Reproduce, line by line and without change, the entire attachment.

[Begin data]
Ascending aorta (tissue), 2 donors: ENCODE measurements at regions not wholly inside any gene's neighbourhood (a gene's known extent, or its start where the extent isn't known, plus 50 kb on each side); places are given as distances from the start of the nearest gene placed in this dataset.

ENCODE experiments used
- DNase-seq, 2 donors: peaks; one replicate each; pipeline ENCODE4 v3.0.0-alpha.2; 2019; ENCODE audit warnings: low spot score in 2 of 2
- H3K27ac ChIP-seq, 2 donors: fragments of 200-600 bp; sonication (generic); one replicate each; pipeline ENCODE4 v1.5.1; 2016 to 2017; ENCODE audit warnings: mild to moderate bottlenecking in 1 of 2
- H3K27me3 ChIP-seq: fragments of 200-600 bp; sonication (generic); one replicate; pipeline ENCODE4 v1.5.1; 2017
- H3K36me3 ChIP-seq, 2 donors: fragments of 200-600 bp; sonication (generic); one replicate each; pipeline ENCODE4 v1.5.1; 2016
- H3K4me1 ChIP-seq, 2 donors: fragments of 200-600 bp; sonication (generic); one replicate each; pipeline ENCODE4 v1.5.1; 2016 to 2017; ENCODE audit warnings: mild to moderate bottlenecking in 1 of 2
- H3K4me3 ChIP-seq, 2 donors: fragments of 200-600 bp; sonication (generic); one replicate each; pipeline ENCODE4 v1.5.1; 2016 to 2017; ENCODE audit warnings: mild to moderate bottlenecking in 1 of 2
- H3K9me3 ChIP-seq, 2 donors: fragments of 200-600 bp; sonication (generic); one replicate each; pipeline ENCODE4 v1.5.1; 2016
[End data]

Ascending aorta (tissue), 2 donors: ENCODE measurements at regions not wholly inside any gene's neighbourhood (a gene's known extent, or its start where the extent isn't known, plus 50 kb on each side); places are given as distances from the start of the nearest gene placed in this dataset.

ENCODE experiments used
- DNase-seq, 2 donors: peaks; one replicate each; pipeline ENCODE4 v3.0.0-alpha.2; 2019; ENCODE audit warnings: low spot score in 2 of 2
- H3K27ac ChIP-seq, 2 donors: fragments of 200-600 bp; sonication (generic); one replicate each; pipeline ENCODE4 v1.5.1; 2016 to 2017; ENCODE audit warnings: mild to moderate bottlenecking in 1 of 2
- H3K27me3 ChIP-seq: fragments of 200-600 bp; sonication (generic); one replicate; pipeline ENCODE4 v1.5.1; 2017
- H3K36me3 ChIP-seq, 2 donors: fragments of 200-600 bp; sonication (generic); one replicate each; pipeline ENCODE4 v1.5.1; 2016
- H3K4me1 ChIP-seq, 2 donors: fragments of 200-600 bp; sonication (generic); one replicate each; pipeline ENCODE4 v1.5.1; 2016 to 2017; ENCODE audit warnings: mild to moderate bottlenecking in 1 of 2
- H3K4me3 ChIP-seq, 2 donors: fragments of 200-600 bp; sonication (generic); one replicate each; pipeline ENCODE4 v1.5.1; 2016 to 2017; ENCODE audit warnings: mild to moderate bottlenecking in 1 of 2
- H3K9me3 ChIP-seq, 2 donors: fragments of 200-600 bp; sonication (generic); one replicate each; pipeline ENCODE4 v1.5.1; 2016